July 10, 2009 VIA Facsimile & E-Mail
The Honorable Kathleen Sebelius
U.S. Department of Health & Human Services
200 Independence Avenue, SW
Washington, DC 20201
Dear Secretary Sebelius:
Thank you for your leadership this week in bringing the issue of Long Term Services and Supports back into the health care reform discussion by expressing support for including the Community Living Attendant Services and Supports (CLASS) Act in the health care reform legislation currently making its way through the Congress. As leaders of grassroots disability organizations, we write to request a meeting so that we can open up a line of communication with you and your team as health care reform takes center stage.
The disability community has advocated that reforming Long Term Services and Supports (LTSS) is a critical component of any health care reform initiative. As you know, adequate home and community services are not only preferred by seniors and people with disabilities, but also save money by avoiding serious secondary medical conditions, unnecessary trips to the emergency room, hospital stays and doctor visits. With your letter supporting inclusion of the CLASS Act, the administration has taken a first step in addressing this critical issue.
Although the CLASS Act would expand resources available to individuals and families to purchase LTSS to enable them to remain in their own homes in the community, this legislation does not:
eliminate the institutional bias in the Medicaid program which forces Americans with disabilities and older Americans into nursing facilities and other institutions;
meet the needs of seniors and people with disabilities who are already in nursing facilities or other institutions or who are at immediate risk of being forced into such a setting;
address the needs of seniors and people with disabilities who will require LTSS but won’t qualify for the proposed benefit because they are not working;
address the needs of persons who acquire disabilities earlier in life and won’t qualify because they cannot secure employment;
provide any actual assistance for five years after it is enacted because people must contribute for five years before they can receive any benefit; or
meet the needs of persons with significant disabilities who would require more assistance that would be provided under this benefit.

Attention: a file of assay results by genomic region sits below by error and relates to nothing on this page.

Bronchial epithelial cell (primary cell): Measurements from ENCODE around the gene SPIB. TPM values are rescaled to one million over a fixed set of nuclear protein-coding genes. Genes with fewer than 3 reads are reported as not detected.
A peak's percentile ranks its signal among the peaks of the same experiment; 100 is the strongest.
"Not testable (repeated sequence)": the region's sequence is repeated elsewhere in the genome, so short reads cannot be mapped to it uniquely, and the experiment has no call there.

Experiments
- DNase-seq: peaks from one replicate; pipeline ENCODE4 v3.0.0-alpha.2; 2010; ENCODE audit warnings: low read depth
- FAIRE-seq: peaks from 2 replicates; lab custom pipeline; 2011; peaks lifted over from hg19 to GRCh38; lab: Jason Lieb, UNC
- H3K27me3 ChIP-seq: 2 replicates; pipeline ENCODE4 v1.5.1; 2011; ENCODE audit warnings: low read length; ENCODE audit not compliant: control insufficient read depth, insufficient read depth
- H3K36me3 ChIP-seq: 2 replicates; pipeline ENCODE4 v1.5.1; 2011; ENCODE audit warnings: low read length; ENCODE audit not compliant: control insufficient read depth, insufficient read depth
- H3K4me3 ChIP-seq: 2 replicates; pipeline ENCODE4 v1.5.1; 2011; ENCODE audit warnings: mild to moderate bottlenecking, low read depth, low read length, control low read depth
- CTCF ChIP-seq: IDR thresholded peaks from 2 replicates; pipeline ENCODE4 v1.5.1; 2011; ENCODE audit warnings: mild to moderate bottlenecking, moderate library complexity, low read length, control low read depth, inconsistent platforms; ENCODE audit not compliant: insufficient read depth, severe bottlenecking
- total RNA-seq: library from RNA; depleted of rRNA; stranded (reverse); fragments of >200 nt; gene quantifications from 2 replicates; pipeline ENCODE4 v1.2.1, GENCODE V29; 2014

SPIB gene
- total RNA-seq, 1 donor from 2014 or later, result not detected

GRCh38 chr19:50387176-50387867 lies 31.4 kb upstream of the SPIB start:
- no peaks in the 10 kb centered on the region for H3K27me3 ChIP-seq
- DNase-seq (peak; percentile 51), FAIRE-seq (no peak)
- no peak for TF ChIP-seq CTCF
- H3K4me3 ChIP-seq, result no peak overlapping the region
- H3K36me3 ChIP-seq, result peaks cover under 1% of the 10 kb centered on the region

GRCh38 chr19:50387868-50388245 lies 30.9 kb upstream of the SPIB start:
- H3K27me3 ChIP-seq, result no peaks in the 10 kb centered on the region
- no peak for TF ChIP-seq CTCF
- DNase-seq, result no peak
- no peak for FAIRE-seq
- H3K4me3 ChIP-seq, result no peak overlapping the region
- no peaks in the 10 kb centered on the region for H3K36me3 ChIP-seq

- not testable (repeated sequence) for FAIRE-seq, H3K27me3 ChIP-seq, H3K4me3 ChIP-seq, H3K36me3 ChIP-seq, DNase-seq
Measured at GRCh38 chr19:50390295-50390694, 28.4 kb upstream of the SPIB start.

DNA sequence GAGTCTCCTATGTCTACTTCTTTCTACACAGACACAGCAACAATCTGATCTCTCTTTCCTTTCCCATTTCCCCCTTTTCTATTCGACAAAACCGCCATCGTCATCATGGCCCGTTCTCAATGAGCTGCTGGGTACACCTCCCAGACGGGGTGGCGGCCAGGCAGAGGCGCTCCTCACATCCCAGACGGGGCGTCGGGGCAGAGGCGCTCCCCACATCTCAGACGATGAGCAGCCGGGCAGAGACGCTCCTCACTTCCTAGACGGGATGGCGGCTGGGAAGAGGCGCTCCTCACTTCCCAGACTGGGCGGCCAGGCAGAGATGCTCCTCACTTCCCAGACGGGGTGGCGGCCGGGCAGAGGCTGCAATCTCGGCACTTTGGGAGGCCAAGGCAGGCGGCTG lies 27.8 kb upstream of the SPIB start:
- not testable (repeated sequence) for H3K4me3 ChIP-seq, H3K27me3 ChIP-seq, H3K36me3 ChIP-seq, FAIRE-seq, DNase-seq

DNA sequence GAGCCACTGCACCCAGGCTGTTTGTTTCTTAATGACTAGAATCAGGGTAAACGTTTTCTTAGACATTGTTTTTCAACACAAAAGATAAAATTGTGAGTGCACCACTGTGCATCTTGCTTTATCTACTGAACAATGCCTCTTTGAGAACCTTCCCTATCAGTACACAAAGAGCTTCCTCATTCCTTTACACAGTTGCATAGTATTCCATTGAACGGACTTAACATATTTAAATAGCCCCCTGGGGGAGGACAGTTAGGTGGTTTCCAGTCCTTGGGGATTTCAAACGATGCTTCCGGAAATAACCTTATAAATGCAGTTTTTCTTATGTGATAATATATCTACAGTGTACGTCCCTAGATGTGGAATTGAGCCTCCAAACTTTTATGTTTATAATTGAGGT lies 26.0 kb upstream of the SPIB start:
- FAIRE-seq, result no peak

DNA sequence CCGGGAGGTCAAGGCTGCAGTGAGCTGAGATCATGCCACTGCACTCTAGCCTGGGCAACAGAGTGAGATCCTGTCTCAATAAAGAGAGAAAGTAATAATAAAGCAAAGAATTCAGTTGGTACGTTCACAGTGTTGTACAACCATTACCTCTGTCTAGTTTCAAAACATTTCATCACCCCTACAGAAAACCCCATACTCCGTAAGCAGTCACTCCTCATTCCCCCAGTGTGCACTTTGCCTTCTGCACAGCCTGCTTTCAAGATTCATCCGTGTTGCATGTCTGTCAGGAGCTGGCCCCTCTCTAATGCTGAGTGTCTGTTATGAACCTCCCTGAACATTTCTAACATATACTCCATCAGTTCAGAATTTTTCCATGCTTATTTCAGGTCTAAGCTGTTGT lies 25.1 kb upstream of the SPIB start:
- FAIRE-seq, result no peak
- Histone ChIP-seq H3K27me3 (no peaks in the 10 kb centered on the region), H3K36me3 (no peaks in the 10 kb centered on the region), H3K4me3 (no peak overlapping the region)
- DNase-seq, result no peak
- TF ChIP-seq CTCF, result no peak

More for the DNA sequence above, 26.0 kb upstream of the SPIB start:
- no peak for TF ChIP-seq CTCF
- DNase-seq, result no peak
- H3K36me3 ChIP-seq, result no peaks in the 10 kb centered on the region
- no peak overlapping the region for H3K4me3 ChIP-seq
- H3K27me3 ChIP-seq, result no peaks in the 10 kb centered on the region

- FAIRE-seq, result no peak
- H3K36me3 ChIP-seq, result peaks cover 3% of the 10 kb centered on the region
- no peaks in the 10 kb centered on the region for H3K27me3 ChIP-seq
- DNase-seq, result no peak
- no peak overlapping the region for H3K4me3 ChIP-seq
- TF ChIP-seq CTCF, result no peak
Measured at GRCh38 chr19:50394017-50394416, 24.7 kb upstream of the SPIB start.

That’s why we need the Community Choice Act (S683/HR1670).
The Community Choice Act (CCA) would eliminate the institutional bias in Medicaid and give a real option for seniors and people with disabilities who want to live in the community with LTSS. It would address the needs of individuals who are at risk of institutional placement and give people who are already in such settings an opportunity to return to community living. CCA would provide immediate relief to Americans who are struggling with this issue, whether they were born with a disability, acquired one later in life, or are helping a family member. CCA provides a safety net for people with the most significant disabilities and allows people with incomes above the Medicaid level to buy into this program. Ultimately, the Community Choice Act brings federal LTSS policy in line with the Supreme Court’s Olmstead v. L.C. decision, giving every American with a disability the right to live in the most integrated setting.
We are writing to urge that the administration express its public support for including the Community Choice Act in the Affordable Health Choices Act. As a Presidential candidate and as a United States Senator, President Obama has expressed his support for and cosponsored the Community Choice Act. This legislation has a broad base of support within the aging and disability communities. In fact, over 80 national aging and disability organizations have endorsed this legislation.
We look forward to working with you to end the institutional bias so that every American is given a real choice in how and where they receive long term services and supports. We respectfully request a meeting with you this month to discuss how we can work together to accomplish our mutual goals.
Bruce E. Darling
Andrew J. Imparato
President and CEO, American Association of People with Disabilities
President, The Autistic Self Advocacy Network
Executive Director, Hearing Loss Association of America
Nancy J. Bloch
Chief Executive Officer, National Association of the Deaf
Executive Director, National Council on Independent Living
Daniel B. Fisher, MD, PhD
Steering Committee Member, National Coalition of
Mental Health Consumer Survivor Organizations
President, Self Advocates Becoming Empowered
cc: Henry Claypool, Director, Office on Disability